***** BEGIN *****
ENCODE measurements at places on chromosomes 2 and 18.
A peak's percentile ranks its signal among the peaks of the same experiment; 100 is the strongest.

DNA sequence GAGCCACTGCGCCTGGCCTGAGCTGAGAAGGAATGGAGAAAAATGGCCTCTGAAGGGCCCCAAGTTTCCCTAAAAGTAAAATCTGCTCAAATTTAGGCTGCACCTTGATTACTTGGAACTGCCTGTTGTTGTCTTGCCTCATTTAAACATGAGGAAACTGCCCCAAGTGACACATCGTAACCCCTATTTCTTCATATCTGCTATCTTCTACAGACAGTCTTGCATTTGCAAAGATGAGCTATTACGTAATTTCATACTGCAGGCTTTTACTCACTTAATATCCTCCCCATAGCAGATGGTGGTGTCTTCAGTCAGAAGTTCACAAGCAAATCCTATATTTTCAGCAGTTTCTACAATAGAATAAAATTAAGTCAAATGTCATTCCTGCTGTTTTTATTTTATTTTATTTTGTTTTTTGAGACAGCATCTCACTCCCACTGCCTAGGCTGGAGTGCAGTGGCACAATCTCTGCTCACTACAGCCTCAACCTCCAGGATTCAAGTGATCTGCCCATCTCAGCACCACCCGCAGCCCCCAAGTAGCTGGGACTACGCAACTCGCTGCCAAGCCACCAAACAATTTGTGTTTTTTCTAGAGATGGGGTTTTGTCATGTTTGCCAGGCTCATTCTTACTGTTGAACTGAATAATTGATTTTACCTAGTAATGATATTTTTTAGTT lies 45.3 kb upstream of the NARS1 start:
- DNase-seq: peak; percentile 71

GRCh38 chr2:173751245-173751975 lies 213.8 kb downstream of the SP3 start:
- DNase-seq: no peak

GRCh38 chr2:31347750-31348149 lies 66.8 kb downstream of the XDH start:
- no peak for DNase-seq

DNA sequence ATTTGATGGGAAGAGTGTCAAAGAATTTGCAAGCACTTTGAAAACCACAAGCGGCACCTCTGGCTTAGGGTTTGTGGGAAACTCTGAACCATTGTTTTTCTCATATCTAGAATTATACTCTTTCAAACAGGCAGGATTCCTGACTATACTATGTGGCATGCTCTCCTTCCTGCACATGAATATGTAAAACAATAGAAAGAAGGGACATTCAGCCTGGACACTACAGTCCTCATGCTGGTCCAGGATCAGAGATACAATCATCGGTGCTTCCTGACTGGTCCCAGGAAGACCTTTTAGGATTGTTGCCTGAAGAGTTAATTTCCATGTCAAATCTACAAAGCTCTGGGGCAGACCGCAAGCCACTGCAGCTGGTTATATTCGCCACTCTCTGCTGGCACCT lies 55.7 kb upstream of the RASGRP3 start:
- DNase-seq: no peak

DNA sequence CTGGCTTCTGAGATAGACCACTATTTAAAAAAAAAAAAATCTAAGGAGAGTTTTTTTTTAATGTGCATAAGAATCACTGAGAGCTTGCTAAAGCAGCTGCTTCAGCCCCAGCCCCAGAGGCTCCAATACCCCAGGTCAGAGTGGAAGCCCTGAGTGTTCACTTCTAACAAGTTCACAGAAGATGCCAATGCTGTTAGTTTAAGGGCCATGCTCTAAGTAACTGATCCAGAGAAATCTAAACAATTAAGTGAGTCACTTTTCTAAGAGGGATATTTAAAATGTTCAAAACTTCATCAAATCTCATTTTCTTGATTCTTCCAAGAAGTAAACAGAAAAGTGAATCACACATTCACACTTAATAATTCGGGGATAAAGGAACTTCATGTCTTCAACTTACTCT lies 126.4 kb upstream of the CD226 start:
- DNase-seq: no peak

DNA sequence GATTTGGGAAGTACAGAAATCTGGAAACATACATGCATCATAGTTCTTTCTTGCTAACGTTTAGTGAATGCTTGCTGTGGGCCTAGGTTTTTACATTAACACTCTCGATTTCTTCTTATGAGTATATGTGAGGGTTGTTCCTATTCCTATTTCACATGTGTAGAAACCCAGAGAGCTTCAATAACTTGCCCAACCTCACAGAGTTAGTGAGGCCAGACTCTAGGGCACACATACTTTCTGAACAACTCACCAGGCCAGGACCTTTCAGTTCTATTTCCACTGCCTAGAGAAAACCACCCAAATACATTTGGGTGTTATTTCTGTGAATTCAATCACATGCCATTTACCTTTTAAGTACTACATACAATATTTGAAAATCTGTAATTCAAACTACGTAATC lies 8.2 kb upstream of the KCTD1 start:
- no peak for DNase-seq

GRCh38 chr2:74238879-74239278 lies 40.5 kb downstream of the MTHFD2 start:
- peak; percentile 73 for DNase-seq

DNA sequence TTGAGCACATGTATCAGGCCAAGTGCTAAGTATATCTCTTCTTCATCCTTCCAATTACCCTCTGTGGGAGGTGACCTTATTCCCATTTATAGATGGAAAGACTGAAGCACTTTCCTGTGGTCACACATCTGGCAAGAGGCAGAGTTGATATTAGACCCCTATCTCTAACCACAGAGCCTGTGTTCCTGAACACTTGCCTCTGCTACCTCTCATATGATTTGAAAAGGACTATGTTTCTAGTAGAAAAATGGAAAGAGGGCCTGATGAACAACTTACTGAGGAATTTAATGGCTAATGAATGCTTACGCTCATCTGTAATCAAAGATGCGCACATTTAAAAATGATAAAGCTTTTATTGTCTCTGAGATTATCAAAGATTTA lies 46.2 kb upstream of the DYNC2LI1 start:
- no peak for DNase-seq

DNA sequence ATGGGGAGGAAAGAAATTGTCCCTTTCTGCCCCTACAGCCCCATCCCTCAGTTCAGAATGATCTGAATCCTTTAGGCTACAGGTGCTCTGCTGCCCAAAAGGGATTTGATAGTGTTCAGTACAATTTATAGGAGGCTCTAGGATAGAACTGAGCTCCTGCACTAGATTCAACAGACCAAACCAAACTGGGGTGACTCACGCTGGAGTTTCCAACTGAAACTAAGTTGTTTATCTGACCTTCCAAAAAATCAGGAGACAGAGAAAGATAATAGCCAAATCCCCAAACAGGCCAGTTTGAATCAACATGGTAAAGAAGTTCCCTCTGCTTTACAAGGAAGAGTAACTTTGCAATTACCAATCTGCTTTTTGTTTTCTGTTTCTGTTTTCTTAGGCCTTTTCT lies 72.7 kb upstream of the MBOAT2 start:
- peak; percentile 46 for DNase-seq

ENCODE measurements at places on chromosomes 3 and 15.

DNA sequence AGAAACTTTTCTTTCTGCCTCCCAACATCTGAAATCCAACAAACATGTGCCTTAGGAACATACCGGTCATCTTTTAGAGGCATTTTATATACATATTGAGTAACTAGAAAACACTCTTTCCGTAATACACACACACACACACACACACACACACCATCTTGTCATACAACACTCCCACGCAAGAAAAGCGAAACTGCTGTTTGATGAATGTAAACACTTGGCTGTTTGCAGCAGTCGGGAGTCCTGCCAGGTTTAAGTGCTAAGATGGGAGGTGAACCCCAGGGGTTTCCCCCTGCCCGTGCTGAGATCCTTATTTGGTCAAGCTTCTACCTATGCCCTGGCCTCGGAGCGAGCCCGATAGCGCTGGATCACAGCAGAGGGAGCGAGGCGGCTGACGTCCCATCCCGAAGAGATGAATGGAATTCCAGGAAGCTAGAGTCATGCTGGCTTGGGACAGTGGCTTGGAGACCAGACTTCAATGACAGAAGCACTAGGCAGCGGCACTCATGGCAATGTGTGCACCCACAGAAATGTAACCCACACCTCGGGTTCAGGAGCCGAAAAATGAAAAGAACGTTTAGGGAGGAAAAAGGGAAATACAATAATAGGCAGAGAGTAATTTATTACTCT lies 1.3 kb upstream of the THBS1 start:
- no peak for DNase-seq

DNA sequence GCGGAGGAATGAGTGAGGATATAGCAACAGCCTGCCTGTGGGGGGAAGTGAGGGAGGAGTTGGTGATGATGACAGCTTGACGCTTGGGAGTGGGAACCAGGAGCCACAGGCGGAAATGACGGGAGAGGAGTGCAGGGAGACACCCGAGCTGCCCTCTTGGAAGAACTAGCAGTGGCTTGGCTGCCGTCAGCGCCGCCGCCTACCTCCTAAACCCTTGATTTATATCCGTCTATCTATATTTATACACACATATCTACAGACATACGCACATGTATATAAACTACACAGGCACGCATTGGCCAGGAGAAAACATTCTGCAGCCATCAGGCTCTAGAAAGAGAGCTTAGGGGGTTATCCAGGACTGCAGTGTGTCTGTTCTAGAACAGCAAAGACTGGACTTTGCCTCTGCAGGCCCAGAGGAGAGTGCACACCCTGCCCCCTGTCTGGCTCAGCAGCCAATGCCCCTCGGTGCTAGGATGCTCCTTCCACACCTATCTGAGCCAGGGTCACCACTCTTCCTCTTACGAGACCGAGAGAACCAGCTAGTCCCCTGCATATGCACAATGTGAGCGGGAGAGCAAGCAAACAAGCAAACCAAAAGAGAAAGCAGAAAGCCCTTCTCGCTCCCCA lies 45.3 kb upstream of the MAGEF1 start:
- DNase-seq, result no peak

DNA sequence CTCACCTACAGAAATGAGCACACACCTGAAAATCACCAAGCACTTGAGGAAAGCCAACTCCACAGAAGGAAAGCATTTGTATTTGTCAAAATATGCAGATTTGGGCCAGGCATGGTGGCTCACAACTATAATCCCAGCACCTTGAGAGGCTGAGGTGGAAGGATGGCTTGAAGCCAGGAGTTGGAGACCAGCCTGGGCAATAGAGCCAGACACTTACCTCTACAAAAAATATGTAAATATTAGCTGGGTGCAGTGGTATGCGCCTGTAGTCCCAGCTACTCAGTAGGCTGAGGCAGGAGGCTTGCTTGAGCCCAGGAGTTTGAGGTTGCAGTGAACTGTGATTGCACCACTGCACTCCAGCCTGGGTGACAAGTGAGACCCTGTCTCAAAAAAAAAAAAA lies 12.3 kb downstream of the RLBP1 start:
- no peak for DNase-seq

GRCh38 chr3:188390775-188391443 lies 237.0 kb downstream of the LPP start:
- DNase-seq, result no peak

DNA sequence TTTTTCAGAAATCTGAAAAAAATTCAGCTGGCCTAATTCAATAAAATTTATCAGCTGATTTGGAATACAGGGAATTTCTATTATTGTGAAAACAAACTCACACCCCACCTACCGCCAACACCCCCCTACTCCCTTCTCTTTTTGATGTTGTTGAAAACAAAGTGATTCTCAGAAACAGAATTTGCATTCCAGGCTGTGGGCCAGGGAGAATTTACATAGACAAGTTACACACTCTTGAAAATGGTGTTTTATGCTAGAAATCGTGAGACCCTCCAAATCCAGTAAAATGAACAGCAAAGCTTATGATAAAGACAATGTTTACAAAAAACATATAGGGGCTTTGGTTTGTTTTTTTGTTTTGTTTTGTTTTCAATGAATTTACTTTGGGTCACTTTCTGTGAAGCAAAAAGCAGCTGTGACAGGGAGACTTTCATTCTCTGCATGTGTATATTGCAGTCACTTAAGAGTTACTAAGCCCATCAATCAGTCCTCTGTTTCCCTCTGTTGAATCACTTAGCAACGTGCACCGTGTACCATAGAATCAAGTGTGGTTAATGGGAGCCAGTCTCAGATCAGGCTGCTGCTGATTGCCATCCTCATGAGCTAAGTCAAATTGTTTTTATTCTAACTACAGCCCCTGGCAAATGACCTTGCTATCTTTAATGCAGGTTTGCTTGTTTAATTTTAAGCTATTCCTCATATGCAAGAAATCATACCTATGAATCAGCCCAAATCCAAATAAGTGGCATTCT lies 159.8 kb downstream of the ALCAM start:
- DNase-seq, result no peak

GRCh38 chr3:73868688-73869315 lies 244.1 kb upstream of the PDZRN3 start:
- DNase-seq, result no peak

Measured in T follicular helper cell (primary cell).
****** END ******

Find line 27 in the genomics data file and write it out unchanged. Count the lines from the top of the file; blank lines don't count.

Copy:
- no peak for DNase-seq